I have chosen to not focus on the specific numbers involved in this suggestion, as I do not believe them to be of significant importance. Tournament hosts may decide to only seed the top 32 players in any given tournament, or only the top 25%, there are multiple ways to track results and handle seeding as a result of those pairings, maybe official individual tournaments should also count for future seeding purposes etc. etc. These are all up for debate. My personal opinion is that every player involved in the seeding-related tournaments should be seeded according to their results and that all win/loss by raw numbers makes for a decent starting position until a better system is developed, but this could be changed. It could also be argued what tours should use this system were it to be adopted - should OST use seeds or not, do you really want to change the format of the first tournament?, - again I feel like this is a secondary question, and right now the primary question is if and how we should implement seeds.

I believe that seeds would vastly improve the quality of tournaments, and I'd like to hear what the community and Tournament Directors have to say about it.
 
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#2
After getting paired with top players today in both GSC and RBY Cup, I got frustrated and complained about the draw of the bracket and decided to more actively revisit this subject.
I genuinely don't see how you plan to properly, without bias, seed every players for different gens, tiers, etc. in Pokemon. It's really hard to compare Smash and Pokemon on that point. Pokemon being highly side effect (luck) heavy compared to Smash is one difference as well. I could easily add in more and more.

If anything, double elim > seeding
 
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Nails

Color Synergy
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#3
While I was a TD I spoke to various users about seeding and some remarked that they enjoy playing versus top players at the early stages of the tournament to get competitive games throughout the entire tournament. This is not however something that a tournament should have as its primary goal - the goal of a tournament should always be to create results that can be interpret as an accurate indicator of individual skill.
i hard disagree on this point, that you base your entire argument on. i don't feel that the purpose of an open tournament should be to create a set of results, i feel that the purpose of an open tournament is to offer a fair, even chance to every player to make it as far as anyone else. we already have spl as a tournament where you have to be known to get in and play old gens, and classic is the only other tournament where old gens have representation in the official circuit. i don't think we should skew literally everything in favor of established players and shut out up and comers.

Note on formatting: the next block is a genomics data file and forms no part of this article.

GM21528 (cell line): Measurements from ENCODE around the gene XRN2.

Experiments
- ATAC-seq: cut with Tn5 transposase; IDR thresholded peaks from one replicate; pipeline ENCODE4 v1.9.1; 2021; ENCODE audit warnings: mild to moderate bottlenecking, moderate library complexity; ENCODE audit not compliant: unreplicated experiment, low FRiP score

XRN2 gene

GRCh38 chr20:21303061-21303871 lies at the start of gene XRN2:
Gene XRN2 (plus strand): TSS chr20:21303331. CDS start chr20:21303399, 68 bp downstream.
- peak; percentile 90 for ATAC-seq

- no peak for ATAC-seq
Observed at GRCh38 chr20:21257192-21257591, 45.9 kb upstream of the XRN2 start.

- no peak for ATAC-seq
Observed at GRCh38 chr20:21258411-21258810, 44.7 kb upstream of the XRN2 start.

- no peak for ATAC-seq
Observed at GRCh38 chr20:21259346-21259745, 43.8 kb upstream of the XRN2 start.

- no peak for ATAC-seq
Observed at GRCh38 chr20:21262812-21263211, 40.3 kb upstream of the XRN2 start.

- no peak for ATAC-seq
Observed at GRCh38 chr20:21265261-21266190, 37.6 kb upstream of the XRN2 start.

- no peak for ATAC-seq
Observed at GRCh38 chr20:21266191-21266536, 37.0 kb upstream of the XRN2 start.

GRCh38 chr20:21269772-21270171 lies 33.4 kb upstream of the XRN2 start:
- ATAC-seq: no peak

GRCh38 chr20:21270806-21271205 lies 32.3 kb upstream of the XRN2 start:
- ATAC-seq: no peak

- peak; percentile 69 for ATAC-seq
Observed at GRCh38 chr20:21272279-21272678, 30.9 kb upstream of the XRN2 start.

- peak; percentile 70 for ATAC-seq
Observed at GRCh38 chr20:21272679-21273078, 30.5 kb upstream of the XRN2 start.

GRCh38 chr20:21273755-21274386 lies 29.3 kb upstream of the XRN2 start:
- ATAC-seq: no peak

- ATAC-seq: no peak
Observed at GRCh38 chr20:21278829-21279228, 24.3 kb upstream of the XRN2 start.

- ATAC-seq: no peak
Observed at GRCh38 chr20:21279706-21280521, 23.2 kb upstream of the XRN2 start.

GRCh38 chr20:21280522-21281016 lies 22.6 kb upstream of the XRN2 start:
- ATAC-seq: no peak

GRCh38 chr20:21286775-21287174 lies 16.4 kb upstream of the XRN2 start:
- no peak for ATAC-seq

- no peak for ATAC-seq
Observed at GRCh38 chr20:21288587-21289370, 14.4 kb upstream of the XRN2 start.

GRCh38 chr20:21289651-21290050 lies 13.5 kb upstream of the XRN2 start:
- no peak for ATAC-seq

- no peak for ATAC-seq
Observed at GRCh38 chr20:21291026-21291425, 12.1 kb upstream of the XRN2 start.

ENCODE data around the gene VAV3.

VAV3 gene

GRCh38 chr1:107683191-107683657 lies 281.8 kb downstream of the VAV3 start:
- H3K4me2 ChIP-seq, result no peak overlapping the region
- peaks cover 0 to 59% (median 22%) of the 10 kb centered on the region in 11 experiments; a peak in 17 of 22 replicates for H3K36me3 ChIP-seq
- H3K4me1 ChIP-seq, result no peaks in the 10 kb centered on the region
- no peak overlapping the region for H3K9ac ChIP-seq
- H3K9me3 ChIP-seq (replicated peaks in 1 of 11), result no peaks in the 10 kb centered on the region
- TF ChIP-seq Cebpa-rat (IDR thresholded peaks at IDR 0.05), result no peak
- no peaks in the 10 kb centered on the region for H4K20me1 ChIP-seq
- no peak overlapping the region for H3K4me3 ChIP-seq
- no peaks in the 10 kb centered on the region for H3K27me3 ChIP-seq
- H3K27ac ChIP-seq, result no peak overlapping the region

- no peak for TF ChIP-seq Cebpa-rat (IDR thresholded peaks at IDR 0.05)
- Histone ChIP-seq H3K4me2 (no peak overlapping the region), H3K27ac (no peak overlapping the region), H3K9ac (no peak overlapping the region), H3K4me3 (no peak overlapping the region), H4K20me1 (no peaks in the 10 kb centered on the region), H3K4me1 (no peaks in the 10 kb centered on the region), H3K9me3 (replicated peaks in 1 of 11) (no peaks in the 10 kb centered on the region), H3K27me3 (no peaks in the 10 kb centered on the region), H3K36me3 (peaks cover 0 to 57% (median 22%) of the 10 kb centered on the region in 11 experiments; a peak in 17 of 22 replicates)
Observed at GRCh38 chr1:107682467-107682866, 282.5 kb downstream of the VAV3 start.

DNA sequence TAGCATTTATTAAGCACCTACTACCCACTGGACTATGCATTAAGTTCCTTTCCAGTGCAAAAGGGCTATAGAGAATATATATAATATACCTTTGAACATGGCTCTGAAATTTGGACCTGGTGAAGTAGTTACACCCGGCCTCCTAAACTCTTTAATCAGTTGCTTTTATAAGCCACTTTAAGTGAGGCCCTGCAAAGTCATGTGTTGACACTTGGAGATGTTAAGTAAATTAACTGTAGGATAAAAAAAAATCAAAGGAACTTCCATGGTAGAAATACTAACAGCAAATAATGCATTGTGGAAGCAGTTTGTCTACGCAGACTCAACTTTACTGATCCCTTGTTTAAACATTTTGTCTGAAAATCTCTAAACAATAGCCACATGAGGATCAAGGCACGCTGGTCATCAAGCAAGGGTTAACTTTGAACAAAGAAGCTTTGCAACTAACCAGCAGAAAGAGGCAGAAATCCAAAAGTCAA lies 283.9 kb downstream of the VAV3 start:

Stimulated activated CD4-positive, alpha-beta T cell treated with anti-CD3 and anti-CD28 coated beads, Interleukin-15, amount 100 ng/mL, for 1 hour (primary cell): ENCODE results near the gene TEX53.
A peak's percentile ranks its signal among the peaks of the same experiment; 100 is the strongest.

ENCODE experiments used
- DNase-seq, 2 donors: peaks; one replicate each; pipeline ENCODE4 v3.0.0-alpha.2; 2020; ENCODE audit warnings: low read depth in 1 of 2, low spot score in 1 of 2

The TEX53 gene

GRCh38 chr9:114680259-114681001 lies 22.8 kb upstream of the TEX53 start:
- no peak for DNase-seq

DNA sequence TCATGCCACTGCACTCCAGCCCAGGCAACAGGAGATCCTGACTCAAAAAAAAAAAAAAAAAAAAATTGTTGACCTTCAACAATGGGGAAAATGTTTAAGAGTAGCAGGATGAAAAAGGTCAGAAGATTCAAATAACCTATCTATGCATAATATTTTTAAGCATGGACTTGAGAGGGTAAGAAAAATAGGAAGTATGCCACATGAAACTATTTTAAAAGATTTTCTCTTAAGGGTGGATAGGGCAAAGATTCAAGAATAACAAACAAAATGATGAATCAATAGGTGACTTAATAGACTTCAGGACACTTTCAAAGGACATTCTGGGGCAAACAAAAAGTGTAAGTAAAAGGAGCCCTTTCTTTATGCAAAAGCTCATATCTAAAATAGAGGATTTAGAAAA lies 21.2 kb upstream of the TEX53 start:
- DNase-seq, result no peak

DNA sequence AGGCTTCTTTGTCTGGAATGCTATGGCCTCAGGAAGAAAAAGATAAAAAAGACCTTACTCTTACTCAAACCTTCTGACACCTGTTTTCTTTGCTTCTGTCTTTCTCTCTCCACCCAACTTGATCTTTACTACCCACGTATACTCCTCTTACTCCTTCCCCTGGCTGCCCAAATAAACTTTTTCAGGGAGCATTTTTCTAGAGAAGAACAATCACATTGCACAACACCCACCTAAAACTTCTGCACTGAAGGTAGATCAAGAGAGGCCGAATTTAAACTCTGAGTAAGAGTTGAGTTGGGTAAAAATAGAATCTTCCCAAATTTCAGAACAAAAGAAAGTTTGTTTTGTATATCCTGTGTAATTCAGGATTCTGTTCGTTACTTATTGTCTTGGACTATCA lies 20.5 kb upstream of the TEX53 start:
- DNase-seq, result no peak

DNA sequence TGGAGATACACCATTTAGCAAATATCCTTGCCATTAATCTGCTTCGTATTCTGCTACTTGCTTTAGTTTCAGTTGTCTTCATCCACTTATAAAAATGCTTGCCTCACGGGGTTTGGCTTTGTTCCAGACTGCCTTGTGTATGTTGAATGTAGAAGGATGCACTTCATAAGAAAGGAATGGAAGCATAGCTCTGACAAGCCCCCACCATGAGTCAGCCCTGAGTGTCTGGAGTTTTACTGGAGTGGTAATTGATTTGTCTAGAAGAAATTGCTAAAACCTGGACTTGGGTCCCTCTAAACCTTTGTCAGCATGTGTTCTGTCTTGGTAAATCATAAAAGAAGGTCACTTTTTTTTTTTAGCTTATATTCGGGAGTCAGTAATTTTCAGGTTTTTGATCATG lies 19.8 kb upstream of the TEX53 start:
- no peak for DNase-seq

As of now, even though in theory the "best" player going in to the tournament should always win said tournament, we all know that this is not the case. Even the most elite players face upsets. The odds of getting upset by another player increases with the skill level of an opponent though.
we're playing pokemon, not smash. the best player isn't meant to always win his sets. you know that, but leading a paragraph with that sentiment sort of irked me, and you're framing "upsets happen" like it's a bad thing. top players should have to earn their wins just like bottom players; random brackets are the only way to be fair to everyone. a top player isn't entitled to a disproportionately higher chance of victory than a mid level player aside from what his skill provides him. i feel extremely strongly about this point.

i'm not going to get into the nitty gritty of "how can we ensure that the TDs are seeding the most skilled players?" or "why should the 32nd ranked player have such a massive advantage over the 33rd ranked player?" because while they are issues, i just disagree fundamentally with seeding in tournaments and don't think the discussion should even get that far, at least for tournaments that aren't invitation-only. we don't have stream numbers that will take a hit if established vets aren't making it through to the top 32; i only see down sides to seeding.

edit: removed an unnecessary comma
 
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Finchinator

IT'S FINK DUMBASS
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OU Forum Leader
#4
While I think we can all acknowledge the pros of seeding, which Isa outlined quite nicely in the OP, I do not think that it is optimal to resort to for current generation tournaments or tournaments that are particularly large in size. In addition, I think we, as a community, would need a partial philosophy change to adapt this to any official tournaments at all, regardless of the tier or size, which I do not view as particularly likely.